While studying at the U, Rutford also coached freshman football and coached Hamline University’s football and track teams. This was all before he climbed aboard that lumbering cargo plane with Craddock and Anderson.
The C-124 landed safely at McMurdo, at the time a three-year-old station abuzz with personnel, scientific and military, and housed on the ice in a huddle of Quonset huts and portable structures known as Jamesways. The Jamesways were shipped to the continent in large wooden boxes that, when opened, served as floors for the structures. Packed inside the boxes were metal arches and canvas, which served as frames and walls. “They were really quite toasty when they got buried in snow,” Rutford says.
The Minnesota group quickly acclimated to the surroundings. Rutford got his first taste of Antarctic travel while working on a geophysical survey to establish the continental margins of the McMurdo Sound. There were no “motor toboggans” yet employed at the camp, so he learned the struggles and techniques of polar man-hauling on the ice. Rutford was his own beast of burden, dragging his equipment on a sled behind him.
Temperatures in the coastal regions during summer approximated the weather at the depths of winter in Minnesota, according to Rutford. Gore-Tex had yet to be invented, so the researchers wore U.S. Army gear. Traveling tents were based on the same design used by Robert Falcon Scott in the earliest days of Antarctic exploration: a center-poled, pyramid-shaped tent rising above an 8-foot-square floor.
These may sound like hardships, but the U team enthusiastically returned to the Antarctic in 1960 with five more U colleagues. They set up a base camp in the newly named Jones Mountains and begin in earnest to put a Minnesota stamp on the continent by surveying the range. Rutford and others in the Minnesota group saw patterns of glaciation in the mountains that ultimately helped more accurately determine the age of the continent.
Research by the Minnesota contingent a year after that, in 1961, was aided immensely by the addition of snowmobiles, which afforded the group new mobility. Craddock made an epic circumnavigation of the Ellsworth Mountains on a sled and the ability to move quickly to different sites aided in the discovery of Permian Age plant fossils in the range. These remnants from hundreds of millions of years ago linked Antarctic mountains to ranges in corresponding landmasses in the Gondwanaland supercontinent that once comprised much of the dry earth. The Minnesotans were back again in ’62, ’63, and ’64. (Other U teams followed in later years.)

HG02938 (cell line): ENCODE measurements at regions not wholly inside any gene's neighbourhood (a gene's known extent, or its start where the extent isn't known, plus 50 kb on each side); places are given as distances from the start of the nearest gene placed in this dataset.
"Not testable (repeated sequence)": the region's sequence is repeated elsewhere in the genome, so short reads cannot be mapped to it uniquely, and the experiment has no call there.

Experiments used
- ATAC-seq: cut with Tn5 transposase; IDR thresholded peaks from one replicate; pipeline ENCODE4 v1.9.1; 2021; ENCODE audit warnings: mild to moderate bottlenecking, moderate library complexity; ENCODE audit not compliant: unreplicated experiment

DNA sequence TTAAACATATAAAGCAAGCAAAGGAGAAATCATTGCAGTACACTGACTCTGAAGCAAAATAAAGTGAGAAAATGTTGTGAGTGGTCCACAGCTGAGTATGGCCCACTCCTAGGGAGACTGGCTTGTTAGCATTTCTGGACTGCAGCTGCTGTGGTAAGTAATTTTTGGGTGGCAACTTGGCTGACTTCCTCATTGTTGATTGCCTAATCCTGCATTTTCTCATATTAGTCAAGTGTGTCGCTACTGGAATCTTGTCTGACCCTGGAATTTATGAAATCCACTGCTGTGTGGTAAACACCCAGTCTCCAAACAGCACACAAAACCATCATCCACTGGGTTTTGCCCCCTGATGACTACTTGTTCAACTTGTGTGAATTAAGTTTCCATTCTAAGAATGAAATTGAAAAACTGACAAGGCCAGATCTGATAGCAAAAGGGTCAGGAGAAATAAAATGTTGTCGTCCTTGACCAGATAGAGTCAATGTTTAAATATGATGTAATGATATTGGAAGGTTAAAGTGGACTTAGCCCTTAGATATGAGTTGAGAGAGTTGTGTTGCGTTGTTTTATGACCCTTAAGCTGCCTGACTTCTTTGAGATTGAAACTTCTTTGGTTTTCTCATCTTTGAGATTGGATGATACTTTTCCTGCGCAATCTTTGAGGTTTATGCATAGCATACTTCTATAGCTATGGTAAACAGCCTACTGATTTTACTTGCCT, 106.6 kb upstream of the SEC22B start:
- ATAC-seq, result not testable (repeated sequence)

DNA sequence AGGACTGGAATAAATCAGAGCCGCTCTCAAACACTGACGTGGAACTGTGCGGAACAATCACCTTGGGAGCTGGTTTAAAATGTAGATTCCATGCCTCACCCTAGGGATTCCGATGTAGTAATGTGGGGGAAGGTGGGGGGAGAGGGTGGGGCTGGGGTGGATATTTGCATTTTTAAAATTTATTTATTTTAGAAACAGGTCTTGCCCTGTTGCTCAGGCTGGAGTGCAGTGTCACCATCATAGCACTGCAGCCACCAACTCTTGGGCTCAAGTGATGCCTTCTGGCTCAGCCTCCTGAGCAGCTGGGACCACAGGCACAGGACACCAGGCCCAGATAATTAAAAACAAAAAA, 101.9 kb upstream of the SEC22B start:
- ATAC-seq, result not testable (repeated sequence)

Rutford had no idea, on that first C-124 flight to the continent, that he would pass the point of no return on more than 25 trips to Antarctica in a lifetime of research and scholarship. After earning his Ph.D. from the U, he served as chair of the Department of Geology at South Dakota and chair of geology at the University of Nebraska-Lincoln. He directed polar programs at the National Science Foundation in Washington, D.C., and served as vice chancellor for research and graduate studies back in Lincoln. In 1982, Rutford was appointed president of the University of Texas at Dallas, a position he held until 1994, when he returned to the faculty as a chaired professor of geology. He retired in 2007.
Through the years, he kept his hand in Antarctic study and research. In 2007, he received yet another spot on the map when the U.S. Geological Survey named the highest peak in the Craddock Massif of the Ellsworth Range after him: Mount Rutford.
At age 85, Rutford still traces the geological map of Antarctica with his fingertips from his home outside of Dallas.
Tim Brady is the author of five books, including His Father’s Son: The Life of General Ted Roosevelt, Jr. He lives in St. Paul.